Academic Colleges

Academic Colleges are small learning communities that bring together gifted faculty members with small groups of students (typically six) so the students can observe and mirror the professional clinical skills, behaviors, and attitudes of a highly experienced physician.

Students are assigned to one of the six Colleges on their first day of medical school and remain in that College for all four years of their education. The Colleges, named after prestigious former faculty members, add clinical experiences and a doctoring course early in the curriculum. During their first two years, students meet weekly with faculty members in their College group.

Yarlini Vipulanandan
“For me, the best part of Colleges has been the friendships and camaraderie – celebrating birthdays, studying for exams, learning the physical exam, and most importantly, doing all of this together. Medical school isn’t possible without a support system, and Colleges provides that in its own unique way.”
Yarlini Vipulanandan, Class of 2020
Oludamilola (Dami) Akinmolayemi
“Countless hours are spent in class, but one thing I look forward to every week is getting together with my small group and mentor in colleges. Colleges provide me the opportunity to put into practice my newly acquired knowledge and to learn how to become a good clinician in all facets.”
Oludamilola (Dami) Akinmolayemi, Class of 2020

Academic Colleges Namesakes

Namesakes of the Academic Colleges
Academic Colleges namesakes: Drs. Edward H. Cary, Ronald W. Estabrook, Gladys J. Fashena, Jack A. Pritchard, Donald W. Seldin, and Charles C. Sprague.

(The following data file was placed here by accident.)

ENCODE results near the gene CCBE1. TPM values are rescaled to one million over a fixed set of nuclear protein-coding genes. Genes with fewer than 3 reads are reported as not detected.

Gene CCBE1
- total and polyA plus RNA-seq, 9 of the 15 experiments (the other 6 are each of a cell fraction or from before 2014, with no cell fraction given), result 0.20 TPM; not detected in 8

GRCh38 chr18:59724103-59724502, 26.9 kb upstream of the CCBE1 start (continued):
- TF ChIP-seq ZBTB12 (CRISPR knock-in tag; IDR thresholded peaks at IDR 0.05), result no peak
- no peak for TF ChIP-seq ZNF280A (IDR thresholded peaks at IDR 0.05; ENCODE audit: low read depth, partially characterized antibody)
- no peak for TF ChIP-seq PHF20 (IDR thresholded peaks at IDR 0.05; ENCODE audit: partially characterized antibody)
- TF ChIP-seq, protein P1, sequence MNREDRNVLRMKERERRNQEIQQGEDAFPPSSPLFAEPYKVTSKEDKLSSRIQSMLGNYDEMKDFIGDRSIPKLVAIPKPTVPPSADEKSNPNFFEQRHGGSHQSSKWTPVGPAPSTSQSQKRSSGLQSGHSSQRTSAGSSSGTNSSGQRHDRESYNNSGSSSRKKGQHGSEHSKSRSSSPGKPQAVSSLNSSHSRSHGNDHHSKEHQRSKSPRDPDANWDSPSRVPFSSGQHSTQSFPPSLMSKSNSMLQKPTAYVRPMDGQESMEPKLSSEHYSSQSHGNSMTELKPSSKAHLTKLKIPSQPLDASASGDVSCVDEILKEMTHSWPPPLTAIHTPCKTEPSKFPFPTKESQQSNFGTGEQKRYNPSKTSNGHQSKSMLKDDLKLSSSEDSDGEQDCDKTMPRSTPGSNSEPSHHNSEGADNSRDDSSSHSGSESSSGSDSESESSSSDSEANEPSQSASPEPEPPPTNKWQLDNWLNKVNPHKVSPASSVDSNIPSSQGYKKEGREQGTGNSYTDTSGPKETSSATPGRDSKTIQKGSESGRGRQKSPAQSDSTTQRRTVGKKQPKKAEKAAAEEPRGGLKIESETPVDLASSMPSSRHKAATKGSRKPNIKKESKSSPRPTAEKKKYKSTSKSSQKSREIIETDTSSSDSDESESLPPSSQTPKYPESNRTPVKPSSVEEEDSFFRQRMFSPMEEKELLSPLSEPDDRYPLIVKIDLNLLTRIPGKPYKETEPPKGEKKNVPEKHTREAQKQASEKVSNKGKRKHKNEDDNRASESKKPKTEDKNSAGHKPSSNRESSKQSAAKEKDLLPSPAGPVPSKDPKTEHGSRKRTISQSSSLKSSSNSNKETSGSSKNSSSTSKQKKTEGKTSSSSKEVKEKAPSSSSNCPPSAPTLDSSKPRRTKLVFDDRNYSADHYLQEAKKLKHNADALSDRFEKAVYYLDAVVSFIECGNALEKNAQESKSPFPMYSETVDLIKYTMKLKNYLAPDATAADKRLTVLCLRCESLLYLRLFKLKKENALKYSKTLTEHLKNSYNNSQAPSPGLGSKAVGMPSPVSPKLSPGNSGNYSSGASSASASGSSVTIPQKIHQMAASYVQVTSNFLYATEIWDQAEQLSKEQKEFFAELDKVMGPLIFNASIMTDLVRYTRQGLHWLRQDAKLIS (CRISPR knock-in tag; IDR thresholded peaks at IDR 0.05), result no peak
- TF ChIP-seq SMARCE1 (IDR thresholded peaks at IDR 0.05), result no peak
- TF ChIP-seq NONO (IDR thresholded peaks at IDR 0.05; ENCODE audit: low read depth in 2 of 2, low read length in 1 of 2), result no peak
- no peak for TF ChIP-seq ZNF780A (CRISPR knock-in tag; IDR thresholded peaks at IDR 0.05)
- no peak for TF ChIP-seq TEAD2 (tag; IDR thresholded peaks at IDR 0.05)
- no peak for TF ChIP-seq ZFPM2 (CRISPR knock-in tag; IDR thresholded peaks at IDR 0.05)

The Colleges

Learning, Practicing, Discussing

Through the Academic Colleges curriculum, first-year students learn how to take a medical history and perform a physical exam. Students practice their skills through hospital visits, interviewing and examining patients, and ultimately presenting patients to fellow College members and their faculty mentors. College groups also meet with their mentors to discuss important areas such as ethics, case-based learning, and medical professionalism.

Building Relationships

Rachel Hurst
“Colleges gave me the sense of community I was looking for in medical school. There's a human side to medicine that can't be taught in a lecture hall, and learning it in a personalized setting with people who have become some of my closest friends really makes a difference.”
Rachel Hurst

Away from class work and clinical care, Colleges also serve as an opportunity to build relationships – as well as instill collegiality and camaraderie – during numerous community and recreational activities such as the College Cup.

The College Cup is designed to nurture the development of the well-rounded physician. Each of the six Colleges is awarded points for participation or success in activities throughout the year that fall into three categories: Mind, Body and Soul. The College with the most points at the end of each year wins the honor of their College name being inscribed on a trophy, which is displayed in the Student Affairs Office. Relationships that begin on the first day of school can lead to lifelong friendships.